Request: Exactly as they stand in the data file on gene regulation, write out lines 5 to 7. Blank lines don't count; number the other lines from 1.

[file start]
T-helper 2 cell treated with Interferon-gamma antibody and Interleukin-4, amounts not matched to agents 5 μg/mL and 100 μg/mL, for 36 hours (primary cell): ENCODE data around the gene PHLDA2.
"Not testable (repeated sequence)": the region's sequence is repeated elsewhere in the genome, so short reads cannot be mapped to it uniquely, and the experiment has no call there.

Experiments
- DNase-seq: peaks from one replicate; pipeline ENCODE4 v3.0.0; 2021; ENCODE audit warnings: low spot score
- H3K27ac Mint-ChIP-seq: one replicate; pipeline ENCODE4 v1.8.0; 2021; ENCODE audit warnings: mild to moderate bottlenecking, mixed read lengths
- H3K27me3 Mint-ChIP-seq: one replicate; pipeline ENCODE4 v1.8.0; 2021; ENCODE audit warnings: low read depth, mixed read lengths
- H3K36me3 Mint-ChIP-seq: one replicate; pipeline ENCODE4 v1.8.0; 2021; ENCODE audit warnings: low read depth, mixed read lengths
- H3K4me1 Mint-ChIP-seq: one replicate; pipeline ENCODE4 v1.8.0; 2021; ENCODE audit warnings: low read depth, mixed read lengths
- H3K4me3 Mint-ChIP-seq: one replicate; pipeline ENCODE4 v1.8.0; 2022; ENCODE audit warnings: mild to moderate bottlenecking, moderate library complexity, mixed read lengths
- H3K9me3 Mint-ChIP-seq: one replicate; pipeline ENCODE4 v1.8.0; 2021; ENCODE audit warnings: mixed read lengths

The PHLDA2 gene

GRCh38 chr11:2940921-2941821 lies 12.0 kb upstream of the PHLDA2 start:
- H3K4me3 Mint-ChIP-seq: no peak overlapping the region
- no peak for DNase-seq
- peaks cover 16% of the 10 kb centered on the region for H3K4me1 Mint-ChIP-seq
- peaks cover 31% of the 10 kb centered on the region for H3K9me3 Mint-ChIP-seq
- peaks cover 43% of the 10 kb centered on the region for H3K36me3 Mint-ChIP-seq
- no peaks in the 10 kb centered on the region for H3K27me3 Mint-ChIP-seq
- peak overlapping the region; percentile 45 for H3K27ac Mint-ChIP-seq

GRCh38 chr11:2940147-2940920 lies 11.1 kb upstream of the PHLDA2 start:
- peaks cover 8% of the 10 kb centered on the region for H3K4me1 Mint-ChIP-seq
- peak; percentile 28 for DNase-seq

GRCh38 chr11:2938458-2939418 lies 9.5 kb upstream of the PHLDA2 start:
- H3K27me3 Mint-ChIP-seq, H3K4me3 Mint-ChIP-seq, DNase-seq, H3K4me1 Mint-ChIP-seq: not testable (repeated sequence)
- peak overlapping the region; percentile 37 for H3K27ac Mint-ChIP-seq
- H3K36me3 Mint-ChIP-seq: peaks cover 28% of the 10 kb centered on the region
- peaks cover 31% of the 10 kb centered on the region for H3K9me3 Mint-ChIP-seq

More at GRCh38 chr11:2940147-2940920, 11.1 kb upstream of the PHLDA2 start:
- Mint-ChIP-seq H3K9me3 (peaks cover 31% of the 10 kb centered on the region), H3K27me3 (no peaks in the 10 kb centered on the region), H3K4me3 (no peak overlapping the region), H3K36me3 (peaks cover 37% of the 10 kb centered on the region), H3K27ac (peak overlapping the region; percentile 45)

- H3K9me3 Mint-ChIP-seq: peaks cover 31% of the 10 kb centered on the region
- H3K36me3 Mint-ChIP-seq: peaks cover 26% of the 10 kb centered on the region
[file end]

- H3K27ac Mint-ChIP-seq: one replicate; pipeline ENCODE4 v1.8.0; 2021; ENCODE audit warnings: mild to moderate bottlenecking, mixed read lengths
- H3K27me3 Mint-ChIP-seq: one replicate; pipeline ENCODE4 v1.8.0; 2021; ENCODE audit warnings: low read depth, mixed read lengths
- H3K36me3 Mint-ChIP-seq: one replicate; pipeline ENCODE4 v1.8.0; 2021; ENCODE audit warnings: low read depth, mixed read lengths